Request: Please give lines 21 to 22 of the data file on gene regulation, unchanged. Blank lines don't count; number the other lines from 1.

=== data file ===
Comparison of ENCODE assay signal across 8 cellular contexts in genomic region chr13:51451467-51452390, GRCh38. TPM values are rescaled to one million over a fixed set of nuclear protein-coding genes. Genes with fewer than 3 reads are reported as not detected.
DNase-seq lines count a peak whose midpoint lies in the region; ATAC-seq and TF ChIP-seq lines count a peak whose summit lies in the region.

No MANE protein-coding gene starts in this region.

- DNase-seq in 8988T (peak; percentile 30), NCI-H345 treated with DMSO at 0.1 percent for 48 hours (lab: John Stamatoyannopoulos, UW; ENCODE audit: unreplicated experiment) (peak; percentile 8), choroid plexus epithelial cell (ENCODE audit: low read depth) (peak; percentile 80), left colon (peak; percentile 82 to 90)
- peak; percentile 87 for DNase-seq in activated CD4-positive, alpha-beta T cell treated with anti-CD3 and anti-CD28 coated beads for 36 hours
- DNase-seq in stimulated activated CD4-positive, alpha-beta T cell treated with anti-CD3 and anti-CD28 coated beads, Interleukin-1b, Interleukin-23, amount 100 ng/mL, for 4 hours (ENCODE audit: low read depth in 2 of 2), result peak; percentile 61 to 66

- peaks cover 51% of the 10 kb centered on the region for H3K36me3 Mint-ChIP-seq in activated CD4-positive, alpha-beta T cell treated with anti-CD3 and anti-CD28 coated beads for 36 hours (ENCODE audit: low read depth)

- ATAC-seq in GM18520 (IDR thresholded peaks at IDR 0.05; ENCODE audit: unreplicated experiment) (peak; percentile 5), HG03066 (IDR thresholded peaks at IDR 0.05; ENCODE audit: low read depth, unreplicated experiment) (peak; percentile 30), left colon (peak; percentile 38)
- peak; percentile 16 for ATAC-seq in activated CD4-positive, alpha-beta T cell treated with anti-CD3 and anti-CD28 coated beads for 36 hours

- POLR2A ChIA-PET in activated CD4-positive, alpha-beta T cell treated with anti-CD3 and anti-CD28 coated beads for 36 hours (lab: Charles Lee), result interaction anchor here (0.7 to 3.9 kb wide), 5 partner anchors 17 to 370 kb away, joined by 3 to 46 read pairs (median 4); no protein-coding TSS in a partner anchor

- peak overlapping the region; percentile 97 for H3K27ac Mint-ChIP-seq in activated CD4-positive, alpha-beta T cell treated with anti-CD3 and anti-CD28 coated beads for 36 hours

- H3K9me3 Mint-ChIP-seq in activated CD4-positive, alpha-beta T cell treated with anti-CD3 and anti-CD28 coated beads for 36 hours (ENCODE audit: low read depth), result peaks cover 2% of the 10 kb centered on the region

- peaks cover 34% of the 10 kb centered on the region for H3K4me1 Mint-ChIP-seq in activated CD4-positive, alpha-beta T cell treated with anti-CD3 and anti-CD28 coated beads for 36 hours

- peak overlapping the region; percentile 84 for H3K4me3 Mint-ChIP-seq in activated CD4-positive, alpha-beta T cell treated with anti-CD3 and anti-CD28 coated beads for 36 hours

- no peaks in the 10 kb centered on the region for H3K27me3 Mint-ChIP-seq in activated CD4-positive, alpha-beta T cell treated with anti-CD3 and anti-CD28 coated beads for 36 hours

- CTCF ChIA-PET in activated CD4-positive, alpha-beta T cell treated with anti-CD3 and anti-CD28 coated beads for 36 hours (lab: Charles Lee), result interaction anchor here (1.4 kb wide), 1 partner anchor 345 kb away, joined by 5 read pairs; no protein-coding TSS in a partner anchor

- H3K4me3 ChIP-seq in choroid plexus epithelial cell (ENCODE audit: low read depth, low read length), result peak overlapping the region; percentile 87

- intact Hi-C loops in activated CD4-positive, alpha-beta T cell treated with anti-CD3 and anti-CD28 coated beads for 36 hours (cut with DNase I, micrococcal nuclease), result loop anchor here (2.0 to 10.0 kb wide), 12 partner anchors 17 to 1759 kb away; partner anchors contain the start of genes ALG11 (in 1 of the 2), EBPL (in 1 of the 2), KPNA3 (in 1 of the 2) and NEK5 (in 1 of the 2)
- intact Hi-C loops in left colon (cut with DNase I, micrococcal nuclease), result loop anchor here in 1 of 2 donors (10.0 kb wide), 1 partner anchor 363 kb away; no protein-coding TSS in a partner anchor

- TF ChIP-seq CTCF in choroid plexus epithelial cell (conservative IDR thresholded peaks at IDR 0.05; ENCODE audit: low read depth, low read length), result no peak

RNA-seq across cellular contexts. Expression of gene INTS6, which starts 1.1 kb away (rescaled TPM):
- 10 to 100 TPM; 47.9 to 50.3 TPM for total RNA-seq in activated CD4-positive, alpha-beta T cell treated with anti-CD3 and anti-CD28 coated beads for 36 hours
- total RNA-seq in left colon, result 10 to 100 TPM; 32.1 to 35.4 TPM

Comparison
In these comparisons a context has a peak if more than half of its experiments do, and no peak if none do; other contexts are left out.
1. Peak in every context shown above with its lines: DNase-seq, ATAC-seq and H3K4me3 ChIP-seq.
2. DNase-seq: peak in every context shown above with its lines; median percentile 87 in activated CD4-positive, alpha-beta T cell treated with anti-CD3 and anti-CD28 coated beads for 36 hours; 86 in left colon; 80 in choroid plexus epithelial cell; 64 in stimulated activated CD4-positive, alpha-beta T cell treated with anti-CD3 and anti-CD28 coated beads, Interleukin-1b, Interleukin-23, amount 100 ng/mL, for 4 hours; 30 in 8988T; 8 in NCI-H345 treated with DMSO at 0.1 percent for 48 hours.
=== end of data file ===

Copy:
RNA-seq across cellular contexts. Expression of gene INTS6, which starts 1.1 kb away (rescaled TPM):
- 10 to 100 TPM; 47.9 to 50.3 TPM for total RNA-seq in activated CD4-positive, alpha-beta T cell treated with anti-CD3 and anti-CD28 coated beads for 36 hours